It is important for managers and supervisors to understand their own actions in setting standards within teams, as well as being aware of any policy or procedures concerning swear words or offensive language. Managers should never take advantage of their position by using profanities against an employee, especially during heated situations. Instead, they should demonstrate professionalism and respect when engaging with staff members and be able to de-escalate conflict if needed.

If an employee swears at a manager, organisations need to assess each situation carefully before taking disciplinary action. For instance, if a sudden outburst occurred due to frustration then it may not be appropriate to dismiss them without first offering the chance for apologies. On the other hand, if insubordination is involved then this could constitute gross misconduct and require summary dismissal.

Businesses must also abide by fair procedures when meting out disciplinary action – this includes establishing facts related to the incident and assessing it against the company’s conduct policy. Dismissal should always be viewed as a last resort, meaning it would only be considered if serious behaviour has taken place such as gross misconduct or repeated offences over a period of time which could damage the employer’s reputation due to customer complaints. If an employee has a clear conduct record then mitigating factors may come into play; such as whether they were provoked or acted under duress when using foul language towards another person.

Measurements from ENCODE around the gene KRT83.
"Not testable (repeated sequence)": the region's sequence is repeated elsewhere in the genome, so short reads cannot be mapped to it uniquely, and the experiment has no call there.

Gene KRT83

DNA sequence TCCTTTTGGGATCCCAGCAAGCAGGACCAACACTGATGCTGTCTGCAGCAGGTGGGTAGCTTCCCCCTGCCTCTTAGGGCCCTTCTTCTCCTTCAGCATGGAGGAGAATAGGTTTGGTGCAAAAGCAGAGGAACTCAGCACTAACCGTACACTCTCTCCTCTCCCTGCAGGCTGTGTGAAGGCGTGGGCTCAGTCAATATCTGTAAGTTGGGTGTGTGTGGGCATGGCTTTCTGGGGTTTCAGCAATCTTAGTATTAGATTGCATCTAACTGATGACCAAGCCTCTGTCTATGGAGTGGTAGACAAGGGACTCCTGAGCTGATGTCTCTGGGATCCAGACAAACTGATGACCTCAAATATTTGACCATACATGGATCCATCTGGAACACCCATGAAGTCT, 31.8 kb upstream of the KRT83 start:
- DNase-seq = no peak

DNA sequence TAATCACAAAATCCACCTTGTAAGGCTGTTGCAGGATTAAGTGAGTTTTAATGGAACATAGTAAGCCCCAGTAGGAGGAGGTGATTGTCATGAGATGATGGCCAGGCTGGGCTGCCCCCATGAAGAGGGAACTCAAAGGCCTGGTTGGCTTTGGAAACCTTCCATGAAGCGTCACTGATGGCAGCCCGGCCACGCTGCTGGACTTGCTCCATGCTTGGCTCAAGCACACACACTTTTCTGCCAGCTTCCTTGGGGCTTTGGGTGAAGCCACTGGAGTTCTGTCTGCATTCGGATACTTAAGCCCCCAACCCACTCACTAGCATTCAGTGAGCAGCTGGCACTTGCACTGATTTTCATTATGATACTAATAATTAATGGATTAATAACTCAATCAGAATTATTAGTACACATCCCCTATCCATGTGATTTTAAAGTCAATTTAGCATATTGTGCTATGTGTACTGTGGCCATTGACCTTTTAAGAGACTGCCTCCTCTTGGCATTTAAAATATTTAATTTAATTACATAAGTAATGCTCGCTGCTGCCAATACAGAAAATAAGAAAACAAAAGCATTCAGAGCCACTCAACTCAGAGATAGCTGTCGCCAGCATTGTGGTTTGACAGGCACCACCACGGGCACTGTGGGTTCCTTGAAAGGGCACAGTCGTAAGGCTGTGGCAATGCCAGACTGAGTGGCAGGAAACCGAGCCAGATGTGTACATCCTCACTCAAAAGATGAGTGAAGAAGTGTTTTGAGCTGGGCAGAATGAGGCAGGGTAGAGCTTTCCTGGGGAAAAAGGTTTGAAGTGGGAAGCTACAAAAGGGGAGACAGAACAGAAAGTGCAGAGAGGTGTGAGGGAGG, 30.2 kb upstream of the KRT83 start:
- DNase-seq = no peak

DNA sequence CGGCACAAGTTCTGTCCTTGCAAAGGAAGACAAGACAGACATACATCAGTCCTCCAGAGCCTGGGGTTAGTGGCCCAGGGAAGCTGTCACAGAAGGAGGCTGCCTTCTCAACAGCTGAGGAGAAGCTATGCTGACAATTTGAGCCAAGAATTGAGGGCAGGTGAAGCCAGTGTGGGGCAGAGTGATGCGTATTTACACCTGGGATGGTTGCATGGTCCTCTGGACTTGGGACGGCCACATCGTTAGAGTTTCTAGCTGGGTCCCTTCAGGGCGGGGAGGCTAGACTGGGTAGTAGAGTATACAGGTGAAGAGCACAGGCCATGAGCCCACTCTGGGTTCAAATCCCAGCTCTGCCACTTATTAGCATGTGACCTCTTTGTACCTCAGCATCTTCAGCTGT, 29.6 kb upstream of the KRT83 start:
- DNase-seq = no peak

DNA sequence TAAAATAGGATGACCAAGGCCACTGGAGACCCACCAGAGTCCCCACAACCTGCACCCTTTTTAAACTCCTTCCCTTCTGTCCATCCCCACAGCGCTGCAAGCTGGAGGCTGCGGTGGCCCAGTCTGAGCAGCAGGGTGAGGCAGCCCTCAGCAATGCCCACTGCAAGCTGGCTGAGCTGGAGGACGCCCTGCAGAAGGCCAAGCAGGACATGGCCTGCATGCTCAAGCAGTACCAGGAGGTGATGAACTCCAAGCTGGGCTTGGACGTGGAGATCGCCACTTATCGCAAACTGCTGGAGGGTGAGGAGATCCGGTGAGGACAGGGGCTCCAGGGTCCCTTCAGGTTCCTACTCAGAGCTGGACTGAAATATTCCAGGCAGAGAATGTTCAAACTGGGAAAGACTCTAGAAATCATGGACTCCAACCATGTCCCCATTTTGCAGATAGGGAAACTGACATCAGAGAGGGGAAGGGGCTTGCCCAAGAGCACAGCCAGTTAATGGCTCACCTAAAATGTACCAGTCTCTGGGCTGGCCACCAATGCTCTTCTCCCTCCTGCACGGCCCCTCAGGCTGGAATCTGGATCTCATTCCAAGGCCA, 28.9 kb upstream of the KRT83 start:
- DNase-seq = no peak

Use and misuse of language is always subjective. As a result, it should be considered in-context and with understanding at all times. To answer the questions posed at the start of this article, is swearing always considered gross misconduct? No. Should employers be discouraging its use? In certain cases, yes. How much, if any, is acceptable? Some, but it should never lead to harassment or discrimination.

The important thing for employers is to ensure parity across the board – do not exempt management from using offensive language if others are to be punished for it. Likewise, ensure that the language used never ‘crosses the line’ into territories that may cause gross offence or insult. As an employer, you must always consider what you would do in the situation wherein one employee complains about the use of offensive language, and how best to deal with it.

If someone at your place of work has said something that you might object to and you’re unsure what to do, or if you need assistance crafting a policy of your own, then why not get in touch with our dedicated team of professional advisors today on [email protected]. Alternatively, you can call us on 01455 444 222 around the clock for impartial advice.


[1] Pure Employment Law. (13th December 2019). Swearing in the Workplace. https://www.pureemploymentlaw.co.uk/swearing-in-the-workplace/

Angela Clay

A qualified employment law solicitor and our managing director, Angela has unparalleled legal expertise and decades of experience and knowledge to draw from. She’s a passionate speaker and writer that loves to keep employers updated with upcoming changes to legislation, and is a regular guest speaker on BBC Leicester Radio.